10 Cat Behaviors That Require An IMMEDIATE Vet Visit

| Published on May 20, 2015

No one wants to think about tragedy striking in your home, but being aware of these signs that something is wrong with your feline friend can save their life. Dr. Kathryn Primm, owner of Applebrook Animal Hospital and the “Animal Stuff You Wonder About” blog says if you notice any of the following ten behaviors in your cat, take him to the vet IMMEDIATELY.

#1 – Inability to produce urine or feces

Cats can have a urinary blockage that is immediately life threatening. If you think that your cat is not able to produce urine at all, you have a matter of hours to seek help. Cats can also become constipated and although this is not as immediately life threatening, it is certainly something that can necessitate veterinary intervention.

Image source: @LauraBittner via Flickr

#2 – Vomiting

Vomiting occasionally is not as emergent as multiple episodes of vomiting, especially if accompanied by anorexia and lethargy. If your cat is vomiting and seems to feel bad also, it is time to call the vet. The cat might have eaten a toy or string or he could be suffering from a toxin or metabolic condition, like kidney disease or liver disease.

Image source: @JorbasaFotografie via Flickr

#3 – Open mouthed breathing

Sometimes cats will pant from stress acutely and it will resolve once the stress is over, but continued panting in a cat could be a sign of some very serious conditions including heart failure and certain cancers.  Don’t delay.

Image source: @QuinnDombrowski via Flickr

#4 – Non weight bearing lameness

If your cat is no using one of its limbs, something is very wrong.  Subtle lameness can maybe wait, but holding up a limb all the time is a good reason to see a vet for x-rays.

Image source: @LivinginMonrovia via Flickr

#5 – Excessive thirst

If you notice that your cat is frequently at his water dish, something is wrong. Normal cats do not drink excessive amounts of water and able to concentrate their urine well. A cat that cried for water could have diabetes or kidney disease.  Blood work is definitely in order.

Image source: @CelloPics via Flickr
Image source: @CelloPics via Flickr

#6 – Seizures (a sudden attack of convulsions)

Epilepsy is not extremely common in cats and there are many other causes for seizures that need a veterinarian to figure them out. Toxins, metabolic diseases, certain cancers and trauma from falls can all cause seizures.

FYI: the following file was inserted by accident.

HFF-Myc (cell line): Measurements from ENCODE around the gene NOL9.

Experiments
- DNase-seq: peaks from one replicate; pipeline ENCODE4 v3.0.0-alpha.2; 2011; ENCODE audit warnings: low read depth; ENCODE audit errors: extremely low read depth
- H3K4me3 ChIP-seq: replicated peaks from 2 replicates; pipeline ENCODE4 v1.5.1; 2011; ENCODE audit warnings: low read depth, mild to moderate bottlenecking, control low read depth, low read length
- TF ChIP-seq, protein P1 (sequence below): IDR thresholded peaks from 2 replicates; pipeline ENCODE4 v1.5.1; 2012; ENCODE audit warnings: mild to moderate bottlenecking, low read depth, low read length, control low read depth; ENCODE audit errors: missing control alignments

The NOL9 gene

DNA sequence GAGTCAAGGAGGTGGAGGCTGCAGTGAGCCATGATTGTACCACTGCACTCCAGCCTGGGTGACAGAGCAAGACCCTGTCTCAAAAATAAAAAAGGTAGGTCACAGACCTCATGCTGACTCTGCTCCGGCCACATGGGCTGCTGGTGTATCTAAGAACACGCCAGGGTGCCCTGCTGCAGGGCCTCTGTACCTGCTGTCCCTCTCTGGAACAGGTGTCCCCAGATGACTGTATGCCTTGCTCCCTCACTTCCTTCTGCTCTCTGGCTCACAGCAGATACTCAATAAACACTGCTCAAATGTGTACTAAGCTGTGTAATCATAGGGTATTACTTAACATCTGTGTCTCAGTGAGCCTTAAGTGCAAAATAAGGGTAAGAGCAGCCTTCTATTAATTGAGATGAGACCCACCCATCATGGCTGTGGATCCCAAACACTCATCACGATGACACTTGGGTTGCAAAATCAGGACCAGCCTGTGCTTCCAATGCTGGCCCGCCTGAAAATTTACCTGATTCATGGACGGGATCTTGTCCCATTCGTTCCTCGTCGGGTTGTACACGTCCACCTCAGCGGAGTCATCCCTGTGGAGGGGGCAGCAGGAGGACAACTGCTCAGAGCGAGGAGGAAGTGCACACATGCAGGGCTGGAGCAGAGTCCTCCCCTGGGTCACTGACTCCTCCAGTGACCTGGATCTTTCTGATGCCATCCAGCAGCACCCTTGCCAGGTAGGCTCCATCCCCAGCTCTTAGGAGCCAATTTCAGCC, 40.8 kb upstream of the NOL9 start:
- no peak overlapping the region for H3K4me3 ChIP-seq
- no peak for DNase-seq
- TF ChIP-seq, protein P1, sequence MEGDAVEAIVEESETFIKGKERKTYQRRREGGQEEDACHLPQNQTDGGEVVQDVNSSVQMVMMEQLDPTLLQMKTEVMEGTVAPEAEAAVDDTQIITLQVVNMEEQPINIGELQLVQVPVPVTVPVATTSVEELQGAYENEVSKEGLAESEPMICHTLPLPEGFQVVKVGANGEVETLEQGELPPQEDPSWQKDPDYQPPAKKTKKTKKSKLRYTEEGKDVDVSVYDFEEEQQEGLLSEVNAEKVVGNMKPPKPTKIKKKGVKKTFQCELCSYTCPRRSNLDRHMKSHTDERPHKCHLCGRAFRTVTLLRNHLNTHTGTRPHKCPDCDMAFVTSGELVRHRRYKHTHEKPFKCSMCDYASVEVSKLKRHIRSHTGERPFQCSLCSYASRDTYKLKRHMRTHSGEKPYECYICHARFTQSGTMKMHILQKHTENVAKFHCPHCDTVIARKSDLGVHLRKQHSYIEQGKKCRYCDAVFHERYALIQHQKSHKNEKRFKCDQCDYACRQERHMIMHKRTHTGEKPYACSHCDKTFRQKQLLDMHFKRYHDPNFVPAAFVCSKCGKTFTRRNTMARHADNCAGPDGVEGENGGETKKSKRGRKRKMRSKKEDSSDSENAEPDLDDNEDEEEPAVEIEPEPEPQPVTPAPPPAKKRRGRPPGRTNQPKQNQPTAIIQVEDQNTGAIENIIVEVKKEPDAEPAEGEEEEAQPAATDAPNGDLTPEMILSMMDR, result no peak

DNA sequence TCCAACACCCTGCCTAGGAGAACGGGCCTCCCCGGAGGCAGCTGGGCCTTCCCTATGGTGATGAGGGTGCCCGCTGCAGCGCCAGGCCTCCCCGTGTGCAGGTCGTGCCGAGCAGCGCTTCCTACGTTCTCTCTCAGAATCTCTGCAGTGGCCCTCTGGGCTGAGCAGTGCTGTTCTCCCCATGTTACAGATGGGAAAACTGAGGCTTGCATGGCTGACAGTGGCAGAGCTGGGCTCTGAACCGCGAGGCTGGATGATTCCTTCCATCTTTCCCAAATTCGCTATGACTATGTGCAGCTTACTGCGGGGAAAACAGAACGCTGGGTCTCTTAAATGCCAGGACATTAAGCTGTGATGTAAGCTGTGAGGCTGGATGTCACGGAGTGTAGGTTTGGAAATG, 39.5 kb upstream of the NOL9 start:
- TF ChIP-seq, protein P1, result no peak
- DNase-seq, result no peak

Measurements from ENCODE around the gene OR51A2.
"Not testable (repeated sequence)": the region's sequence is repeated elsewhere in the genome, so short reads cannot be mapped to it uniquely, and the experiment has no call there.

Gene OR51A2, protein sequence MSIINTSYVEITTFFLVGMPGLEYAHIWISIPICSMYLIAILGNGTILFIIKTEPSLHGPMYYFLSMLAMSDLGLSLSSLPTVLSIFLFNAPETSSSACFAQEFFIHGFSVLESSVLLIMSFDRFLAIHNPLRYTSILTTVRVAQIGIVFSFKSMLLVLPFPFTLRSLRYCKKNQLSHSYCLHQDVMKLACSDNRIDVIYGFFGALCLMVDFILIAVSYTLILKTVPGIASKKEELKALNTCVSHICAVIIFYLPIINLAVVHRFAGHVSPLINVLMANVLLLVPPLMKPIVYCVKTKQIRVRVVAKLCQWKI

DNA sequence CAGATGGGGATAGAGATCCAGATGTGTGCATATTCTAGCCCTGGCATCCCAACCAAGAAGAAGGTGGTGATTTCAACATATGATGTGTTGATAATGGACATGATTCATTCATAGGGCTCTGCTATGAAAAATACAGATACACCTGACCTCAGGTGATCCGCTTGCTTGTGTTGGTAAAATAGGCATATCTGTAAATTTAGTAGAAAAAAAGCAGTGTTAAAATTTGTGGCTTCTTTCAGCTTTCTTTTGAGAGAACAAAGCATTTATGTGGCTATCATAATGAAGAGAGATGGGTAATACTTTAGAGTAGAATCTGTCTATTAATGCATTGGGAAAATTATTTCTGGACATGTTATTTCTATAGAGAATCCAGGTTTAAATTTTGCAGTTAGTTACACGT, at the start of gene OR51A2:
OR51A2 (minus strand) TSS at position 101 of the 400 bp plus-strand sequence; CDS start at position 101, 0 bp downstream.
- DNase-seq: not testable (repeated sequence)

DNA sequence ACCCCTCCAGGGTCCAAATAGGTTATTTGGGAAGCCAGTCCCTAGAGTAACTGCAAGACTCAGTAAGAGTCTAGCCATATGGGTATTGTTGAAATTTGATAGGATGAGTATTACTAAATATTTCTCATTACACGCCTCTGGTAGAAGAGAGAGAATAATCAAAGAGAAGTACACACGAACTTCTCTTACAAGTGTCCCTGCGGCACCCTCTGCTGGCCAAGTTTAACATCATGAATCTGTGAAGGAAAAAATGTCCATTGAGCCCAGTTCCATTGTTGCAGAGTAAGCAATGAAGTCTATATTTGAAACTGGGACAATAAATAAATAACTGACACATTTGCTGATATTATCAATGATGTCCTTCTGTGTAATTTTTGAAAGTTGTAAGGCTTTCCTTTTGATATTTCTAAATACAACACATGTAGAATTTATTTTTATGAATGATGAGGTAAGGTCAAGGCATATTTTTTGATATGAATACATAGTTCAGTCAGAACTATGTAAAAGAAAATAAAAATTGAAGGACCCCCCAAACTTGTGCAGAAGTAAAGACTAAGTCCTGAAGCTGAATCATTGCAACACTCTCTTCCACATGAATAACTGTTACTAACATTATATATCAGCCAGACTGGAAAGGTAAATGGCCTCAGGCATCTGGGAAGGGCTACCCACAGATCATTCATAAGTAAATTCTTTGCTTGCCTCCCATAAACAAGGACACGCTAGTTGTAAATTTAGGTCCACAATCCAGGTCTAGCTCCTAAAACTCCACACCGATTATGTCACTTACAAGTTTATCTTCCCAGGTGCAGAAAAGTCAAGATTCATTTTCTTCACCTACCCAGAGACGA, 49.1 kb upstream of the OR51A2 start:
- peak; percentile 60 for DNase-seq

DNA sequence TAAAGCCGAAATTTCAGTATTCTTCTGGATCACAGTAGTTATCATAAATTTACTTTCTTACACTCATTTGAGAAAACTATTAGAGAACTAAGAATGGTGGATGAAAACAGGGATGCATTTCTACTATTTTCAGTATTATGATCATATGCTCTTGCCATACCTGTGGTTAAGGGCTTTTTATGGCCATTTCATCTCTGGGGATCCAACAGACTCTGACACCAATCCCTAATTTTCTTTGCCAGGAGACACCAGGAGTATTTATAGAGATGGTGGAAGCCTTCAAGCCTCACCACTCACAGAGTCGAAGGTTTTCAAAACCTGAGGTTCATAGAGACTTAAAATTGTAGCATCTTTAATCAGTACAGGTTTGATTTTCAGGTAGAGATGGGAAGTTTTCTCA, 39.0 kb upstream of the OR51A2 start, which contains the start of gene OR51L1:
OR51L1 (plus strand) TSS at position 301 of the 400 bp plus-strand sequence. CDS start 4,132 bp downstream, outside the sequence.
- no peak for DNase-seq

Image source: @AnneWorner via Flickr


#7 – Dizziness or imbalance

If you cat is staggering when she tries to walk, you need a vet.  She could have eaten something toxic or sustained an injury to her head or spinal cord.

Image source: @iris via Flickr
Image source: @iris via Flickr

#8 -Paralysis

A cat that is dragging a limb or limbs and is not able to move normally should be evaluated by a veterinary team. Paralysis can be related to injury or disease of the spinal cords and certain types of cancers, among other causes.

Image source: @alexyoslfov via Flickr


#9 – Collapse

A cat that seems to lose consciousness should be immediately seen by a vet.  Some of the same types of diseases can cause this as many of the others, but also heart disease can cause collapse.

Image source: @BenGrantham via Flickr

#10 – Screaming in pain

This symptom seems like common sense, but when it is your cat screaming, you can become paralyzed and not know what to do.  The most common cause for relentless screaming is trauma or sometimes as a sequel of heart disease a cat can have a clot that is dislodged from his heart and settles in one of his vessels, causing the tissues perfused by that vessel to die.  This is an absolute emergency. Get your cat to a vet fast.

Image source: @GluhWurmchen via Flickr

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